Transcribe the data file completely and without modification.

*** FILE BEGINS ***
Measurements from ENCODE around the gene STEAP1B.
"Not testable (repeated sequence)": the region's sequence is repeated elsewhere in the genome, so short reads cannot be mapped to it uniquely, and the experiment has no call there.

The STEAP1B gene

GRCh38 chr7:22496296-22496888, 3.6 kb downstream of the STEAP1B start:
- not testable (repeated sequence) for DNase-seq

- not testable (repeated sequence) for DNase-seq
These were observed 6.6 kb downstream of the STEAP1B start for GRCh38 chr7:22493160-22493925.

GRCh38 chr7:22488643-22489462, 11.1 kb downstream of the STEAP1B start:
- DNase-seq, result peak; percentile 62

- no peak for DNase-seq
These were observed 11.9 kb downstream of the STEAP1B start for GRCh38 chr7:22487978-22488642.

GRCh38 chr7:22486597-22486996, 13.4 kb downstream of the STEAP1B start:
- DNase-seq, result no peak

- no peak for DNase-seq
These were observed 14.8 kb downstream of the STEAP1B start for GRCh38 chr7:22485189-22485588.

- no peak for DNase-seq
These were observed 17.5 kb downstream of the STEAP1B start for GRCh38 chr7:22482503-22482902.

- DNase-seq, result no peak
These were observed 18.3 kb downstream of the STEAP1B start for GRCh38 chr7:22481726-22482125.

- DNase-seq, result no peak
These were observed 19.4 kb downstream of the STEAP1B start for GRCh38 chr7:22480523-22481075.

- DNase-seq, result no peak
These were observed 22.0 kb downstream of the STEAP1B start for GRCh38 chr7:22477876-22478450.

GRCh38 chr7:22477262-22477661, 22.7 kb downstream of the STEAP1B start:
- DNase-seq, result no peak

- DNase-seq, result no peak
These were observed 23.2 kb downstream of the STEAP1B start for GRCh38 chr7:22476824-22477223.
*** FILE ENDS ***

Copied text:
Measurements from ENCODE around the gene STEAP1B.
"Not testable (repeated sequence)": the region's sequence is repeated elsewhere in the genome, so short reads cannot be mapped to it uniquely, and the experiment has no call there.

The STEAP1B gene

GRCh38 chr7:22496296-22496888, 3.6 kb downstream of the STEAP1B start:
- not testable (repeated sequence) for DNase-seq

- not testable (repeated sequence) for DNase-seq
These were observed 6.6 kb downstream of the STEAP1B start for GRCh38 chr7:22493160-22493925.

GRCh38 chr7:22488643-22489462, 11.1 kb downstream of the STEAP1B start:
- DNase-seq, result peak; percentile 62

- no peak for DNase-seq
These were observed 11.9 kb downstream of the STEAP1B start for GRCh38 chr7:22487978-22488642.

GRCh38 chr7:22486597-22486996, 13.4 kb downstream of the STEAP1B start:
- DNase-seq, result no peak

- no peak for DNase-seq
These were observed 14.8 kb downstream of the STEAP1B start for GRCh38 chr7:22485189-22485588.

- no peak for DNase-seq
These were observed 17.5 kb downstream of the STEAP1B start for GRCh38 chr7:22482503-22482902.

- DNase-seq, result no peak
These were observed 18.3 kb downstream of the STEAP1B start for GRCh38 chr7:22481726-22482125.

- DNase-seq, result no peak
These were observed 19.4 kb downstream of the STEAP1B start for GRCh38 chr7:22480523-22481075.

- DNase-seq, result no peak
These were observed 22.0 kb downstream of the STEAP1B start for GRCh38 chr7:22477876-22478450.

GRCh38 chr7:22477262-22477661, 22.7 kb downstream of the STEAP1B start:
- DNase-seq, result no peak

- DNase-seq, result no peak
These were observed 23.2 kb downstream of the STEAP1B start for GRCh38 chr7:22476824-22477223.